Channel surfers exercise their itchy thumbs for three reasons: 1) To see what’s on TV; 2) To avoid commercials; or 3) To watch two things at one time.
It was to this last group I belonged last night when I clicked between the musical openings of the World Series and the third Republican debate, televised on CNBC. I must have flipped between the two montages to music eight times during the thirty or so seconds these grandiose introductions simultaneously unfolded.
Suddenly I had an epiphany—not the kind of epiphany when you see something new for the first time, but the epiphany is which something you already understand in an intellectual way reveals itself personally to you with raw emotional power.
The epiphany came as I pondered how similar the two openings were: The producers of both the World Series and the debate were saying practically the same thing using precisely the same visual, narrative and rhetorical techniques:
- Heroic and uplifting music that crescendos at the end.
- Montage of the people involved, in close-ups mostly taken at a low angle up to make the figure seem more daunting and powerful—a typical photo technique used to photograph rulers of authoritarian nations.
- Quick cutting between shots, with an acceleration of the pace of new shots as the piece progresses.
- Short, provocative statements from the people shown.
- Special effects that I would call “techno-corporate” in style, with rows of columns and architectural allusions, blocks of video and straight lines running across the frame.
- A ponderously stiff and stately attitude, as if the viewers are about to see history being made.
Aficionados of televised professional football games will recognize this approach to trying to get the audience excited about what they are about to see. It’s been used to introduce every televised professional football game for decades.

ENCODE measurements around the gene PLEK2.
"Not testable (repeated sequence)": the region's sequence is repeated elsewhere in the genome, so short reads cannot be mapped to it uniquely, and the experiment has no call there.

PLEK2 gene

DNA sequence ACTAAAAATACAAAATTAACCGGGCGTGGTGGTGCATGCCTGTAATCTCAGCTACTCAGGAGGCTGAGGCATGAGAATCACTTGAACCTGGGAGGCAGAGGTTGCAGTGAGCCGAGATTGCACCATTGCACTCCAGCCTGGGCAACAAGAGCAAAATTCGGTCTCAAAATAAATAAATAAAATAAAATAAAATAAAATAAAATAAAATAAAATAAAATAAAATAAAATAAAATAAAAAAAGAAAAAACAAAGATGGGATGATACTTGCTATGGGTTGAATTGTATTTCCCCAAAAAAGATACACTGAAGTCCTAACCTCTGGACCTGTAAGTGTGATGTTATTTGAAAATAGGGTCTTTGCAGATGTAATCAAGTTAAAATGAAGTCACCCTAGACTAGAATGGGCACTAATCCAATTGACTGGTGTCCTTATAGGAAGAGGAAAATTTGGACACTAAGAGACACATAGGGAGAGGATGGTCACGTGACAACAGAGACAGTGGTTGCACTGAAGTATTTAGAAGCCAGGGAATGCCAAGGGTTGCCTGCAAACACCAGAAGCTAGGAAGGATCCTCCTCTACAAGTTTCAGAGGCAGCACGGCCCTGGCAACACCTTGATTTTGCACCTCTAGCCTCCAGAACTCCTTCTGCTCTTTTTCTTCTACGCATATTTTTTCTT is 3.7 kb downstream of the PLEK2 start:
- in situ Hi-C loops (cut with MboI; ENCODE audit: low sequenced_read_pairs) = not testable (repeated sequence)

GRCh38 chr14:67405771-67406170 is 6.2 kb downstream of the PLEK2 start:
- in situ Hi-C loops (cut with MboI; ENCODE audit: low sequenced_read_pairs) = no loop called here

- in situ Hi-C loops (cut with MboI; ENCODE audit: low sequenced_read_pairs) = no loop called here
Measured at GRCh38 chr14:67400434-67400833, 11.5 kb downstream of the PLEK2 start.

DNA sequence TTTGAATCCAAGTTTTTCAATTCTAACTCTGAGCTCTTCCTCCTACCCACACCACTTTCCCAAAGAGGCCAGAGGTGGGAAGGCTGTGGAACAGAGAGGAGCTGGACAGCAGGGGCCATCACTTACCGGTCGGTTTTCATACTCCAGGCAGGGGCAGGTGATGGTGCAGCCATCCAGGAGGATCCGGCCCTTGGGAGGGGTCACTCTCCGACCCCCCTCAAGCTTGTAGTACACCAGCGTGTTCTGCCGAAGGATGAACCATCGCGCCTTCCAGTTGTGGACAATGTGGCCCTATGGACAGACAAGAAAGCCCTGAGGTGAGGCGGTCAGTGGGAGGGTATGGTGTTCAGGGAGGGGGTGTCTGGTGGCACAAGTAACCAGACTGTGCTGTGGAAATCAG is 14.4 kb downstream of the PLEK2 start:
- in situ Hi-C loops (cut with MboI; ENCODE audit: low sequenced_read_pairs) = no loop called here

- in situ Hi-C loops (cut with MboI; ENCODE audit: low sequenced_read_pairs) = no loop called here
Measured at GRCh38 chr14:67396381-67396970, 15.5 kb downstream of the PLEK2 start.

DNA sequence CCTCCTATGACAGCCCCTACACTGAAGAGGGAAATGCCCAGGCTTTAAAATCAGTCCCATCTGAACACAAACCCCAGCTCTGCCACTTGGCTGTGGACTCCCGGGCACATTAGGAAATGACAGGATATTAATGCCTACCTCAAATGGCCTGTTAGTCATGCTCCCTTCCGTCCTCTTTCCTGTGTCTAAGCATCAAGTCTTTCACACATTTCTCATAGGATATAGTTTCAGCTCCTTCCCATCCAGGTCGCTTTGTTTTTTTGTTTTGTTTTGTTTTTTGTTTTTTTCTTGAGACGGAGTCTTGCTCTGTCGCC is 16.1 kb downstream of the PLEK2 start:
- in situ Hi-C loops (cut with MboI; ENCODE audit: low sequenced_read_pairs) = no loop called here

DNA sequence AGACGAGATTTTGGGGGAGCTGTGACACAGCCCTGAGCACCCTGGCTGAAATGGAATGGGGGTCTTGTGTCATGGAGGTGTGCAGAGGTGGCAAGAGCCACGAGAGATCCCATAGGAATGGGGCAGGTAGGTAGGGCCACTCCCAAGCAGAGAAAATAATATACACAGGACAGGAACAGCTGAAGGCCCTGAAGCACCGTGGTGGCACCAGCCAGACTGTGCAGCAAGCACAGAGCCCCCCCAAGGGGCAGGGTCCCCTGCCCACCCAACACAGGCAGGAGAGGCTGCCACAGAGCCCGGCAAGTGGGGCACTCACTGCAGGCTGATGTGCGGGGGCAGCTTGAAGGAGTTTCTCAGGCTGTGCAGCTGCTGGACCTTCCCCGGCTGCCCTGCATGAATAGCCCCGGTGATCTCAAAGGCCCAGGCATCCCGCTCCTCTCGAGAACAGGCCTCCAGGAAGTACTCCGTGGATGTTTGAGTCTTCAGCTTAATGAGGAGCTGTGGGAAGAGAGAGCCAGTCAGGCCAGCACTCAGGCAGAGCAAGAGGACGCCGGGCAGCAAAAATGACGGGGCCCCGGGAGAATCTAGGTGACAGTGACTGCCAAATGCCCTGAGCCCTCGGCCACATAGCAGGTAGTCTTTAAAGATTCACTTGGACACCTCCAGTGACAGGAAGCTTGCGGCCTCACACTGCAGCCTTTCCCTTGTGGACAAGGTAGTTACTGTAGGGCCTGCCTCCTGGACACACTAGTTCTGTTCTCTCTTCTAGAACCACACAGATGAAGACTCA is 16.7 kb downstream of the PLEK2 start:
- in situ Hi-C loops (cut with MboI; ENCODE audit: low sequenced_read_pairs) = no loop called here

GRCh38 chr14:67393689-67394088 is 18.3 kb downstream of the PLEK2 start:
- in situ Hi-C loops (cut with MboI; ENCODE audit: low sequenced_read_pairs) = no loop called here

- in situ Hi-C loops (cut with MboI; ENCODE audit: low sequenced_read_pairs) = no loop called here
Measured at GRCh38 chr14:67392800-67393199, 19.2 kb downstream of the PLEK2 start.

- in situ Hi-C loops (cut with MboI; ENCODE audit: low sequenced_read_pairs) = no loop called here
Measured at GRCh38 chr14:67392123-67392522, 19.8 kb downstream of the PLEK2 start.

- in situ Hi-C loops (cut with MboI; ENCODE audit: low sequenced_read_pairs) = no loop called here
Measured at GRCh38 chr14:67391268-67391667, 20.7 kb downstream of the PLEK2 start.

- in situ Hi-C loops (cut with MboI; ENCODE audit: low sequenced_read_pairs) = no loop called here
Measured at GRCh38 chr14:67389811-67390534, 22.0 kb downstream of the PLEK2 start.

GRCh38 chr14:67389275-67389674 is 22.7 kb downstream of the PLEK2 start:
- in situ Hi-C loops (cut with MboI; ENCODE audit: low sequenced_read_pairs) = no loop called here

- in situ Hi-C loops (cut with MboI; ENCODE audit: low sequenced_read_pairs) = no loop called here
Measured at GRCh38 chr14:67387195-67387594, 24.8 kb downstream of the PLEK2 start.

The epiphany then was the realization of how much the news media presents our political debates as an entertainment spectacle. To the mass media, a political debate is no different from a baseball or football game or a reality show based on a competition. The issues don’t matter, only the battle of wills between two, or in the case of the Republican debates, nine larger than life figures.
These nine candidates, however, are not titans, but little minds dedicated to enriching their larders and those of their sponsors. The debate itself was a dreary affair, except for those who like to see moderators or event leaders lose control, which happened a few times. The moderators once again tried to pit one candidate against another, and for the most part the candidates refrained from taking the debate bait. Two candidates did go after their peers. At the beginning, Kasich begged voters not to support the crazy amateurs, by whom he meant Trump and Carson. Jeb Bush lectured Marco Rubio like a stern high school teacher on Rubio’s poor Senate attendance. Rubio’s answer was evasively punky and pissy—that Jeb never went after McCain for his poor attendance—what you’d expect from a teenaged boy. But the media and the audience liked it.